October 26, 2010

Kim's Worst Nightmare?

Yesterday, President Kim spoke at the general meeting of the Faculty of Arts and Sciences to address sexual assault and alcohol abuse. During that speech, Kim described the scenario that haunts his darkest dreams:

“My nightmare is that someone dies with a .396 blood alcohol level … because people were scared that calling for help would get the student or themselves in trouble — and then I have to call the parents the next morning, and the mother is a public health physician, and the father is a lawyer.”

Perhaps this author's naiveté knows no bounds, but shouldn't President Kim's nightmare scenario be that a student dies of alcohol poisoning? Why the caveat about the student's parents?

This post is not intended to question Kim's fundamental concern for student safety. But for a President who is oft lauded for his communication skills, this seems a faux pas extraordinaire. To effectively communicate with students on the dangers of alcohol abuse, and to work with students on crafting an effective alcohol policy, Kim needs credibility. Students should trust that Kim cares for their well-being. Statements like the one above give the opposite impression: students are left feeling that Kim is more concerned with covering his own liabilities than ensuring students' safety.

Kim's communications failure becomes even more egregious when juxtaposed with his record of accomplishment in this arena. As Joe Asch over at Dartblog points out today, Kim's rhetoric of action doesn't square with his record of inaction. Kim needs walk instead of just talk.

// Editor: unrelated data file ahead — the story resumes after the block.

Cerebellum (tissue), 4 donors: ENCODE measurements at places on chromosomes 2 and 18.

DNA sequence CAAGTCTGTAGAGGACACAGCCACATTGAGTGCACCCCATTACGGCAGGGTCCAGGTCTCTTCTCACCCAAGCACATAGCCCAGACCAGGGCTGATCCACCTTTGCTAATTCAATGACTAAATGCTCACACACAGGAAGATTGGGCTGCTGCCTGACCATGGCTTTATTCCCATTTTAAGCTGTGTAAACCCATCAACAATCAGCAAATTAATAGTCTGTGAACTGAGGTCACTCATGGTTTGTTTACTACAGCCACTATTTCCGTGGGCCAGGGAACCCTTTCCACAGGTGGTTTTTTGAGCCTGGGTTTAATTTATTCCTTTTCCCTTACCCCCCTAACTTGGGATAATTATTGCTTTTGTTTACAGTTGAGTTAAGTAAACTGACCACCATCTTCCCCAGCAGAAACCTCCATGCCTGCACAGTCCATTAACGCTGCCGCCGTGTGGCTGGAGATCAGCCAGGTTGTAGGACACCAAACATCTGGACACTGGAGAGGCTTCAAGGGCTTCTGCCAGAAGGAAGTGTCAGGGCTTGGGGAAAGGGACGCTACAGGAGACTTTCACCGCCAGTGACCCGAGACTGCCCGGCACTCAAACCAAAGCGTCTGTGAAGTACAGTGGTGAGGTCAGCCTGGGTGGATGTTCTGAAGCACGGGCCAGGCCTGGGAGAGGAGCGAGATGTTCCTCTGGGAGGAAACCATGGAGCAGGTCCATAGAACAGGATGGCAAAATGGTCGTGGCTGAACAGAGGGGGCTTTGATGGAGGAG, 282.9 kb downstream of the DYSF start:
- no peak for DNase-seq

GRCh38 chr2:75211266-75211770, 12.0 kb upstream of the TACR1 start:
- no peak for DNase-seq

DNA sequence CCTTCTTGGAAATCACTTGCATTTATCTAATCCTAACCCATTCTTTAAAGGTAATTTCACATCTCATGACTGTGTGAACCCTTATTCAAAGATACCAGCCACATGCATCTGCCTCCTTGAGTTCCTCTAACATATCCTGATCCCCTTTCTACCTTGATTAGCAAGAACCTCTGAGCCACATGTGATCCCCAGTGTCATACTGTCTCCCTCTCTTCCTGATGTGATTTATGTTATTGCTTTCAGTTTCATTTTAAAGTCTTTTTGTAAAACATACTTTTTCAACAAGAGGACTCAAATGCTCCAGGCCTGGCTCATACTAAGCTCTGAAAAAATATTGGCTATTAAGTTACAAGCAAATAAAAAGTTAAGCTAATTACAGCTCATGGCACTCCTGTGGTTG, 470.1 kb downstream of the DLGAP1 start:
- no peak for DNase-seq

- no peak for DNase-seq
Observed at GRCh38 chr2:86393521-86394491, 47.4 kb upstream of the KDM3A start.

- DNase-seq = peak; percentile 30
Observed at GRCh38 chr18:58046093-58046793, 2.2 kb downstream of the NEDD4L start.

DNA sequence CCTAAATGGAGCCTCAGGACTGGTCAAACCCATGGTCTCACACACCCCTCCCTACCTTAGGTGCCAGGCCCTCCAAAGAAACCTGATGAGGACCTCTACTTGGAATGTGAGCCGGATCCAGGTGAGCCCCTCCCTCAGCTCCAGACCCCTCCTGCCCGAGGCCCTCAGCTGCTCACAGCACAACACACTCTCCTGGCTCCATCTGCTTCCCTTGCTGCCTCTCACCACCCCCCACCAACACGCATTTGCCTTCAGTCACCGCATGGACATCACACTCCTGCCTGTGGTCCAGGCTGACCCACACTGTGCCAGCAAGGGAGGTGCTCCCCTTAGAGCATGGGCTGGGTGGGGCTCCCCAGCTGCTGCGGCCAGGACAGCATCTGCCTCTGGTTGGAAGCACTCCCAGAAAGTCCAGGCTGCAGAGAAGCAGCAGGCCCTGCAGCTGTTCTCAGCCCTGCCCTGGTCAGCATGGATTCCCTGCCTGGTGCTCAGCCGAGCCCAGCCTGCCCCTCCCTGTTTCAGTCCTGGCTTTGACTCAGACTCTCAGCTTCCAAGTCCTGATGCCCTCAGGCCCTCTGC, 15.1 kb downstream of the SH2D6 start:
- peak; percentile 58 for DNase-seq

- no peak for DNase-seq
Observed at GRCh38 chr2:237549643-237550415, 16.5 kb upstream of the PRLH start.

Of course, if Kim just wants to keep talking about a new alcohol policy instead of writing one, he should at least choose his words more carefully. Kim's speech to the Faculty of Arts & Sciences is a big step in the wrong direction.

President Kim is losing political capital with students who are increasingly frustrated with his lack of action. As an anonymous poster on the aforementioned story in The D proposes, leaving students to wonder if Kim hopes that the first student to die from alcohol poisoning has uneducated parents does little to build necessary trust.


  1. Anonymous8:02 PM

    The comment about the parents was re: a student who had died at Northwestern. The "hypothetical" scenario he presented was that exact scenario; the Northwestern student's parents were a public health physician and a lawyer.

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